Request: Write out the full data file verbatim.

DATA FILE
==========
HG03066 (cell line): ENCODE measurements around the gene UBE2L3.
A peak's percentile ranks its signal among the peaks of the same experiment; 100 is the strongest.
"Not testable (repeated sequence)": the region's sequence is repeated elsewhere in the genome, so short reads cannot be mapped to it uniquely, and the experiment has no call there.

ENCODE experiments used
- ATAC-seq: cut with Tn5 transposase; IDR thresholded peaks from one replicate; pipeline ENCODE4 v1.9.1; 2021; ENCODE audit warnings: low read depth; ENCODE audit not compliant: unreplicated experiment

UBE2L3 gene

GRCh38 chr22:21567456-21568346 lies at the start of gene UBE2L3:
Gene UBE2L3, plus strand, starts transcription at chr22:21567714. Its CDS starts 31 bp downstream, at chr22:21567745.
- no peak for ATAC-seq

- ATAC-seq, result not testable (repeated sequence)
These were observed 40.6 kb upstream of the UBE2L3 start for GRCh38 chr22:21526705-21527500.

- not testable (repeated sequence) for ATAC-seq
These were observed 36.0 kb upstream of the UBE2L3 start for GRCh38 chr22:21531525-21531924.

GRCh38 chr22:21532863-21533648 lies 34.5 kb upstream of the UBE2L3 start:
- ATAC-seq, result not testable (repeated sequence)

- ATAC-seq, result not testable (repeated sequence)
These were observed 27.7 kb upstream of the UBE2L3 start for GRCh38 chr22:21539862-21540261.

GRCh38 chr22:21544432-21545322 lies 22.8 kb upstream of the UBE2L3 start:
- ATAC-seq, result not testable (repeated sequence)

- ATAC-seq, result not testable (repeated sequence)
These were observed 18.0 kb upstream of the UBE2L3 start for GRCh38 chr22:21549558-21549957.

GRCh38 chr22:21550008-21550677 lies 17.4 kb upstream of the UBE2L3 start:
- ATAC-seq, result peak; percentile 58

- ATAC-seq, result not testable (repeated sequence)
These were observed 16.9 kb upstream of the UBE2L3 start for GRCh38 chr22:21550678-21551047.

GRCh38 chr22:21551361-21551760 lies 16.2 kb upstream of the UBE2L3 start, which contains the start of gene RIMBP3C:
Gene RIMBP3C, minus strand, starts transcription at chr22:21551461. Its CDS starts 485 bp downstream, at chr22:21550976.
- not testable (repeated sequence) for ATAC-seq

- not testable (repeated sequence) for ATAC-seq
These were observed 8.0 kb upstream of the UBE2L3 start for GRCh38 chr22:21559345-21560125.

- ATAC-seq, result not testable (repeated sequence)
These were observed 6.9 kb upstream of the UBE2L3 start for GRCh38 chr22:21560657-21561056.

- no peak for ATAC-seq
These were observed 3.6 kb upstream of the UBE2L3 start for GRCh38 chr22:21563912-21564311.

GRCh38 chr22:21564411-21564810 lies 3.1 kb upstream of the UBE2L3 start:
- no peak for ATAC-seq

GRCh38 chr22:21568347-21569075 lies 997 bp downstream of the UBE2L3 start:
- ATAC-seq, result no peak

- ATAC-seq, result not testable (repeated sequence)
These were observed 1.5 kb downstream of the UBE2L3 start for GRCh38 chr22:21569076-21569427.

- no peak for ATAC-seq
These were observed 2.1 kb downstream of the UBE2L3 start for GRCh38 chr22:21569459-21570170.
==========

HG03066 (cell line): ENCODE measurements around the gene UBE2L3.
A peak's percentile ranks its signal among the peaks of the same experiment; 100 is the strongest.
"Not testable (repeated sequence)": the region's sequence is repeated elsewhere in the genome, so short reads cannot be mapped to it uniquely, and the experiment has no call there.

ENCODE experiments used
- ATAC-seq: cut with Tn5 transposase; IDR thresholded peaks from one replicate; pipeline ENCODE4 v1.9.1; 2021; ENCODE audit warnings: low read depth; ENCODE audit not compliant: unreplicated experiment

UBE2L3 gene

GRCh38 chr22:21567456-21568346 lies at the start of gene UBE2L3:
Gene UBE2L3, plus strand, starts transcription at chr22:21567714. Its CDS starts 31 bp downstream, at chr22:21567745.
- no peak for ATAC-seq

- ATAC-seq, result not testable (repeated sequence)
These were observed 40.6 kb upstream of the UBE2L3 start for GRCh38 chr22:21526705-21527500.

- not testable (repeated sequence) for ATAC-seq
These were observed 36.0 kb upstream of the UBE2L3 start for GRCh38 chr22:21531525-21531924.

GRCh38 chr22:21532863-21533648 lies 34.5 kb upstream of the UBE2L3 start:
- ATAC-seq, result not testable (repeated sequence)

- ATAC-seq, result not testable (repeated sequence)
These were observed 27.7 kb upstream of the UBE2L3 start for GRCh38 chr22:21539862-21540261.

GRCh38 chr22:21544432-21545322 lies 22.8 kb upstream of the UBE2L3 start:
- ATAC-seq, result not testable (repeated sequence)

- ATAC-seq, result not testable (repeated sequence)
These were observed 18.0 kb upstream of the UBE2L3 start for GRCh38 chr22:21549558-21549957.

GRCh38 chr22:21550008-21550677 lies 17.4 kb upstream of the UBE2L3 start:
- ATAC-seq, result peak; percentile 58

- ATAC-seq, result not testable (repeated sequence)
These were observed 16.9 kb upstream of the UBE2L3 start for GRCh38 chr22:21550678-21551047.

GRCh38 chr22:21551361-21551760 lies 16.2 kb upstream of the UBE2L3 start, which contains the start of gene RIMBP3C:
Gene RIMBP3C, minus strand, starts transcription at chr22:21551461. Its CDS starts 485 bp downstream, at chr22:21550976.
- not testable (repeated sequence) for ATAC-seq

- not testable (repeated sequence) for ATAC-seq
These were observed 8.0 kb upstream of the UBE2L3 start for GRCh38 chr22:21559345-21560125.

- ATAC-seq, result not testable (repeated sequence)
These were observed 6.9 kb upstream of the UBE2L3 start for GRCh38 chr22:21560657-21561056.

- no peak for ATAC-seq
These were observed 3.6 kb upstream of the UBE2L3 start for GRCh38 chr22:21563912-21564311.

GRCh38 chr22:21564411-21564810 lies 3.1 kb upstream of the UBE2L3 start:
- no peak for ATAC-seq

GRCh38 chr22:21568347-21569075 lies 997 bp downstream of the UBE2L3 start:
- ATAC-seq, result no peak

- ATAC-seq, result not testable (repeated sequence)
These were observed 1.5 kb downstream of the UBE2L3 start for GRCh38 chr22:21569076-21569427.

- no peak for ATAC-seq
These were observed 2.1 kb downstream of the UBE2L3 start for GRCh38 chr22:21569459-21570170.